Complete California Disability Benefit Program Guide

Disability Benefits

Important: We updated this article in August 2023 to make sure all info below is correct. Californians whose health problems force them to stop working may qualify for both state and federal benefit programs. If you’re thinking about filing for California disability benefits, we’ll explain everything you need to qualify for monthly payments.

Tips to Maximize Your California Disability Payments

There are 3 programs you can apply to that pay monthly benefits. That said, it’s impossible to qualify for all three payments at once. Each program has its own unique rules. So, read through each section and figure out which program fits best for your current situation. That way, if your condition worsens, you can apply for more financial help from different programs.

We recommend most California disability claimants apply for benefits from the following programs, in order:

  1. California State Disability Insurance (SDI)
  2. Social Security Disability Insurance (SSDI)
  3. Supplemental Security Income (SSI)

We’ll explain why in greater detail under each program section below.

How the State’s California Disability Benefits Program Works

If health problems force you to stop working for at least one week, you likely qualify for California disability benefits. The state manages these payments, and most employees in this state pay into the program through their payroll taxes. Some people that cannot get SDI benefits include:

  • Interstate Railroad employees
  • Most government employees (federal, state, and municipal levels)
  • Domestic workers (i.e., live-in nannies, housekeepers)
  • Certain non-profit employees
  • Anyone claiming a religious exemption

California SDI Eligibility Requirements, Benefit Amounts & Payment Schedule

You may become eligible for the state’s public California disability benefits program after missing just one week at work. SDI medical eligibility rules say you must have a mental or physical condition that stops you from doing customary work. Not sure if SDI covers your current illness or injury? Eligible SDI claims for California disability may include:

  • Pregnancy leave
  • Caring for a sick relative who needs hospitalization, hospice care, or medical treatment in a residential facility
  • Recovery from elective surgery
  • Any condition your doctor expects to last several weeks or months, but probably not more than one year

If your claim is successful, SDI pays you benefits every other week for no more than:

  • 52 weeks if you work for a covered employer
  • 39 weeks if you’re self-employed and bought your own elective coverage

The state looks at how much you earned at work during the 5-17 months before your health problems started. These 12 months make up your “base period,” which the state then divides into four quarters. Then, they use whichever quarter you earned the highest wages to determine your SDI benefit amount. In most cases, SDI payments equal 60%-70% of the wages you earned before your health stopped you from working. Unlike SSA-administered federal programs, you can work part-time while getting the max California disability payments you qualify for from SDI.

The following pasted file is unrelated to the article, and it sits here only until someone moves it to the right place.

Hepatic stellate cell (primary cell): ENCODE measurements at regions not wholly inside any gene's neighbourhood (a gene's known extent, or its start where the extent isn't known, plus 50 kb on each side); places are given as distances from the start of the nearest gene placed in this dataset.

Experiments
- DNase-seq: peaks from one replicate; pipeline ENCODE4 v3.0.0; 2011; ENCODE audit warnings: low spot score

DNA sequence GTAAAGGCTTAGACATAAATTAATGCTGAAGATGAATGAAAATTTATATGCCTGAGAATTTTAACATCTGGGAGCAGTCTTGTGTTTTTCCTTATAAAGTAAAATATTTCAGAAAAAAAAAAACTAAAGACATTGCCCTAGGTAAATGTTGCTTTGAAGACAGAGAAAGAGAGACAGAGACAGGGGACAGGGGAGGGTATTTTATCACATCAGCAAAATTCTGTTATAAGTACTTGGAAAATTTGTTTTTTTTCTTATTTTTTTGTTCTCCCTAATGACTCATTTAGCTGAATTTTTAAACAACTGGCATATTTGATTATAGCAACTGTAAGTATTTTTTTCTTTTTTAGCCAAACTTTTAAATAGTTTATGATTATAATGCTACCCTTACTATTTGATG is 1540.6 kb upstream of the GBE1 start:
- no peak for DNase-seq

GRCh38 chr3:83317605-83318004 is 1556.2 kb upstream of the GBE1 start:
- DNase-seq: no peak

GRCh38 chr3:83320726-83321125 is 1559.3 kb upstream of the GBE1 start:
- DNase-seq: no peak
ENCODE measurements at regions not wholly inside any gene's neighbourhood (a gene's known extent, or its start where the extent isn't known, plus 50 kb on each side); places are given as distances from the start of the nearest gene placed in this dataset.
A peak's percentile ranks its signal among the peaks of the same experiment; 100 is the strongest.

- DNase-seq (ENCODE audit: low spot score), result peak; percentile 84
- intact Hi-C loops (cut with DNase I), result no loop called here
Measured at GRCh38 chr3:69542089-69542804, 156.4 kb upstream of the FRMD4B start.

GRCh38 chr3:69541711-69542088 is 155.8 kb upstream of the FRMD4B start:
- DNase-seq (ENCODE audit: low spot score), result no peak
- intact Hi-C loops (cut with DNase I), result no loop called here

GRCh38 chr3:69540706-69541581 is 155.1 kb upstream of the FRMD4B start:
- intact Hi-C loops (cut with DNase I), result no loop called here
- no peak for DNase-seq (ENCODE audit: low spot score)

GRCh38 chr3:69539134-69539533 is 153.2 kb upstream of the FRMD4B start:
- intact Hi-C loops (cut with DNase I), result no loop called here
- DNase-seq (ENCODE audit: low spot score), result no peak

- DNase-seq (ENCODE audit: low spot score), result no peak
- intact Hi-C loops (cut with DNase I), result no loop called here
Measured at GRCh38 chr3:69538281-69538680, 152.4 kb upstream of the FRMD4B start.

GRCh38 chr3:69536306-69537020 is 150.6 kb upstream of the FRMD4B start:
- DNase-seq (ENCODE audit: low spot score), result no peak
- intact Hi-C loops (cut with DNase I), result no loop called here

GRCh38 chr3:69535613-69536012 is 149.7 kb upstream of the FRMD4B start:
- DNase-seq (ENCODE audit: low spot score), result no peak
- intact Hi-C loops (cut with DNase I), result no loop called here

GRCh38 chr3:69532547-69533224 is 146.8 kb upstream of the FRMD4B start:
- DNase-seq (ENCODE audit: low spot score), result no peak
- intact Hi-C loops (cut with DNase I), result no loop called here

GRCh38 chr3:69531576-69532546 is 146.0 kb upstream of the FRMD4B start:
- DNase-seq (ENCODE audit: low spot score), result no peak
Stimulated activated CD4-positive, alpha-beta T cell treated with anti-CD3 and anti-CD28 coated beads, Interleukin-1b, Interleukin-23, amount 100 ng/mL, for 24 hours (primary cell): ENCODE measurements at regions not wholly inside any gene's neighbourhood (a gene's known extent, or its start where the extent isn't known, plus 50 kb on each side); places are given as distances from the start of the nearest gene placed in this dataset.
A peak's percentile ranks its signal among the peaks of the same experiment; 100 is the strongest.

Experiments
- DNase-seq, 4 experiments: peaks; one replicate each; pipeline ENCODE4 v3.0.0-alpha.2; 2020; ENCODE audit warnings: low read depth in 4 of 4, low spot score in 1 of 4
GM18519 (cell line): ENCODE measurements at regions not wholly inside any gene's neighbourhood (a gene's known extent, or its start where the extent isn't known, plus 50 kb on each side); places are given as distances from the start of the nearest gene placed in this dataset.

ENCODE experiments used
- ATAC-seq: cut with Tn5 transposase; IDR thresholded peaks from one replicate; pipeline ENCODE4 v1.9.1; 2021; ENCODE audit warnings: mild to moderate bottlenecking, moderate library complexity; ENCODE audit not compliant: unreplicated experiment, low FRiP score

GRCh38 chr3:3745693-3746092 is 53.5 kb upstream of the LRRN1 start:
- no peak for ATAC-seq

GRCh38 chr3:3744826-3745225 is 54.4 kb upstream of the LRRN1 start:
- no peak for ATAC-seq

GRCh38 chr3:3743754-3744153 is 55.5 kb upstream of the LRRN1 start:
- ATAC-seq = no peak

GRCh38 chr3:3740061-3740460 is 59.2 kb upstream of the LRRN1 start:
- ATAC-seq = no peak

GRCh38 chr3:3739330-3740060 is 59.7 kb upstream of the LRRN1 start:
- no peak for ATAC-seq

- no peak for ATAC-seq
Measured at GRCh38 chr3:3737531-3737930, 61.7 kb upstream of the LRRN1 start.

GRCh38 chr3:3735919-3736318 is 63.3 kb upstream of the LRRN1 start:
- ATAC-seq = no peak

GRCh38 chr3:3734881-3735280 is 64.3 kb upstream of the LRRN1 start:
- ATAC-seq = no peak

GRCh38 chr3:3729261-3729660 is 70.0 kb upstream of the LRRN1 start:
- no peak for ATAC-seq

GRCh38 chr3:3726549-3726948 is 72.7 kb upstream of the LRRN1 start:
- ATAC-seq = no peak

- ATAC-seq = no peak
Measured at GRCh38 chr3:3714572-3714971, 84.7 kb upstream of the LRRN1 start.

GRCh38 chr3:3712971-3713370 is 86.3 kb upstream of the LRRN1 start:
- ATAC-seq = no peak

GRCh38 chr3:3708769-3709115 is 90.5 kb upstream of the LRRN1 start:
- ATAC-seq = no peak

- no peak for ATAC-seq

Bonus Tip: Be sure to file your SDI benefits application in a timely manner! You must apply within 49 days after your condition starts to qualify for California disability benefits. If you wait longer, you must include a letter that explains why you missed the filing deadline.

How Federal Social Security Disability Insurance (SSDI) Benefits Work

The Social Security Administration (SSA) manages a federal benefits program very similar to California SDI that’s called SSDI. However, SSDI doesn’t cover temporary health issues lasting less than a year. Below, we’ll answer the most common questions we get about filing for SSDI.

1. Who’s Eligible to Apply for SSDI?

We mentioned some exceptions to California’s SDI program coverage above. In a similar way, everyone who works isn’t automatically covered under the federal SSDI program. Here’s how to tell whether you have SSDI coverage before you apply:

  • Did you work 5 in the last 10 years at a job where you paid Social Security payroll taxes? If not, then you cannot qualify for California disability benefit payments under the SSDI program. Once you stop working for 60 months in a row, your DI policy coverage automatically lapses.
  • Does your doctor say your condition will last for at least one year or result in your death? If your condition improves enough for you to start working again in less than 12 months, then you cannot get SSDI.
  • Are you at least 18 years old, but younger than 67? Again, SSDI is a disability insurance program that covers American workers. If you’re too young and haven’t earned 40 work credits, then you might not qualify. But if you already get early or regular retirement from Social Security, then you cannot qualify for SSDI. That’s because SSDI changes into Social Security retirement benefits once you turn 67.

If you can answer “yes” to all three questions listed above, then go ahead and apply for SSDI.

2. How Long Does It Usually Take for California Disability Applicants to Get SSDI?

You cannot get paid any sooner than six months after you apply, in most cases. Two notable exceptions are if you have ALS or are on dialysis for kidney failure.